“That’s not just an overstretch as josephpalazzo said, but a complete misrepresentation. I love philosophy. I engage in it and read it often. I think it’s supremely important. Even when someone like Stephen Hawking says “philosophy is dead” I recognize that when he proposes model-dependent realism he’s proposing a philosophical idea. Even in the post you reference (the summary; the other one is just a copy & paste job of our conversation) my objections to your argument are philosophical. It wouldn’t make much sense for me to talk about the isolation objection to coherentism and the epistemic value of science in one breath and then dismiss all of philosophy in the next. In fairness to you, I fluctuate between colloquial hyperbole and and academic specificity somewhat arbitrarily, so I don’t blame you a bit for the confusion.”
I’m happy to see that Mike accepts the importance of philosophy and recognizes that my interpretation of him was understandable based on his dismissive tone.
While Mike likes philosophy I think we have evidence of this problem of dismissing an argument you may not fully understand in Mike’s own comments. Further down he writes:
“Furthermore, in all the exchanges I’ve read and personally had with philosophers over the years, much of it is drowned in semantics and almost purposefully esoteric obfuscation. I will always love philosophy, but the most profound and challenging insights I’ve read in philosophy have almost always come from scientists.”
I would like Mike to provide some examples of philosophers engaging in “almost purposefully esoteric obfuscation”. (And I’d like him to explain what almost purposeful means.) See, my concern here is that there may be cases where philosophers use specialist terminology and assume background knowledge in their audience which would strike the untrained ear as obfuscation when it is, in fact, high level discourse. And that would go back to my concern that folks mock the conclusion without grasping the premises.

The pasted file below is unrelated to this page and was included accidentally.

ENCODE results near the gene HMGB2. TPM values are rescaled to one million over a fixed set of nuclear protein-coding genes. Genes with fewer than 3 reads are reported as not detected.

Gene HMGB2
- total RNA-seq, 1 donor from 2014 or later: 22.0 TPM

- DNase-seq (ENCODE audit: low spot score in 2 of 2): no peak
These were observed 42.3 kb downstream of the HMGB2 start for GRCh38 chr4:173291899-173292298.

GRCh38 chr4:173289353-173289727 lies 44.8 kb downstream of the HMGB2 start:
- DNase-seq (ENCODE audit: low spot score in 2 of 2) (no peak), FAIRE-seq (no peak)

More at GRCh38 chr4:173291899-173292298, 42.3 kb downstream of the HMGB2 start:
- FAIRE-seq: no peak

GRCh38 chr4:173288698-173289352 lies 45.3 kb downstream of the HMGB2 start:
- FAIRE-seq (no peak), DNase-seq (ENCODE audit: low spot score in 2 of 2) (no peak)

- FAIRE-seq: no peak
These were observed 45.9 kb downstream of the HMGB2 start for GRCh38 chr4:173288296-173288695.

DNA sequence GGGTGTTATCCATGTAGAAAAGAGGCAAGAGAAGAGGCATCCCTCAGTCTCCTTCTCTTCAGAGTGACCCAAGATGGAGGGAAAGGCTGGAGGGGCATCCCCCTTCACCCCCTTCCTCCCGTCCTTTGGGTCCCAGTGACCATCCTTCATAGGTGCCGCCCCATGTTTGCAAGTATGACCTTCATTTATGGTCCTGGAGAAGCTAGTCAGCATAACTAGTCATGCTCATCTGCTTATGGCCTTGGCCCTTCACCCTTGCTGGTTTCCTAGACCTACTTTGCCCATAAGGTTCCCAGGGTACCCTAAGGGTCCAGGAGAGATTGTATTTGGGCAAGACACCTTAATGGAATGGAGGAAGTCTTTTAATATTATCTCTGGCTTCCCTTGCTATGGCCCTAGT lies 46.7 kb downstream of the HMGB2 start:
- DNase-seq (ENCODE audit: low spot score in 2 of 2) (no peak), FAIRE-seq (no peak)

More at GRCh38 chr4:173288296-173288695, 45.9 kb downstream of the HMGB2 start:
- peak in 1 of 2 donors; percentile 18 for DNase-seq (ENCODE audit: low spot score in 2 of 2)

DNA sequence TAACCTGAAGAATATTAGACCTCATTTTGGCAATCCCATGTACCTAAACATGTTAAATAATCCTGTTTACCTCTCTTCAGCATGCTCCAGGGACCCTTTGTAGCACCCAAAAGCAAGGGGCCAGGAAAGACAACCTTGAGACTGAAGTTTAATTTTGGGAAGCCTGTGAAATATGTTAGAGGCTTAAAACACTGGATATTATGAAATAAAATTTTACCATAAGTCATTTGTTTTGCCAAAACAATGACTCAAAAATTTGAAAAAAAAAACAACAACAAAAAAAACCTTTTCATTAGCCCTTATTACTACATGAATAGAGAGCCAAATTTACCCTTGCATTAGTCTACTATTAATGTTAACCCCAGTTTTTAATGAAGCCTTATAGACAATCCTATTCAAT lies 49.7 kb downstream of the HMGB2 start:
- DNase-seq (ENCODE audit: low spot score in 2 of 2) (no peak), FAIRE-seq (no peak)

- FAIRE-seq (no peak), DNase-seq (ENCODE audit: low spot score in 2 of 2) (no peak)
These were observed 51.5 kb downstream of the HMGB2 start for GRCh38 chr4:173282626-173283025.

Mike says he loves philosophy, but things get interesting when he explains how he believes philosophy relates to science:
“BUT… I’m also a firm believer that to be a good philosopher, you must also be a good scientist. I think that in a perfect world they wouldn’t even be separate disciplines. Science is a methodology for comprehending what reality is and how it works. Philosophy essentially establishes propositions, based upon rational introspection, that attempt to deal with problems of defining, perceiving, interpreting and communicating reality. But in order to understand which propositions might actually be correct, you need science – because philosophy without science is confined to rational introspection, and science has often showed our cognitive models of reality to be primitive and incomplete. The door swings both ways, of course – the best scientists have a good grounding in philosophy, too. Lisa Randall’s book “Knocking on Heaven’s Door” comes to mind as a terrific example.”
Mike’s correct in part: some philosophical claims are helpfully informed by science. But that’s not the question. The question is whether “to be a good philosopher, you must also be a good scientist”. Mike seems to take this view because he believes philosophy is in some sense dependent on science: “in order to understand which propositions might actually be correct, you need science – because philosophy without science is confined to rational introspection, and science has often showed our cognitive models of reality to be primitive and incomplete.”
Here’s the problem, briefly. Jones says “science is defined as p.” P is a philosophical assertion about the nature of science. If Mike is correct then the truth of p will be determined at least in part by the deliverances of science. But this is viciously circular since “the deliverances of science” is already determined by whether or not one accepts p and thus the truth of p cannot be decided by the deliverances of science.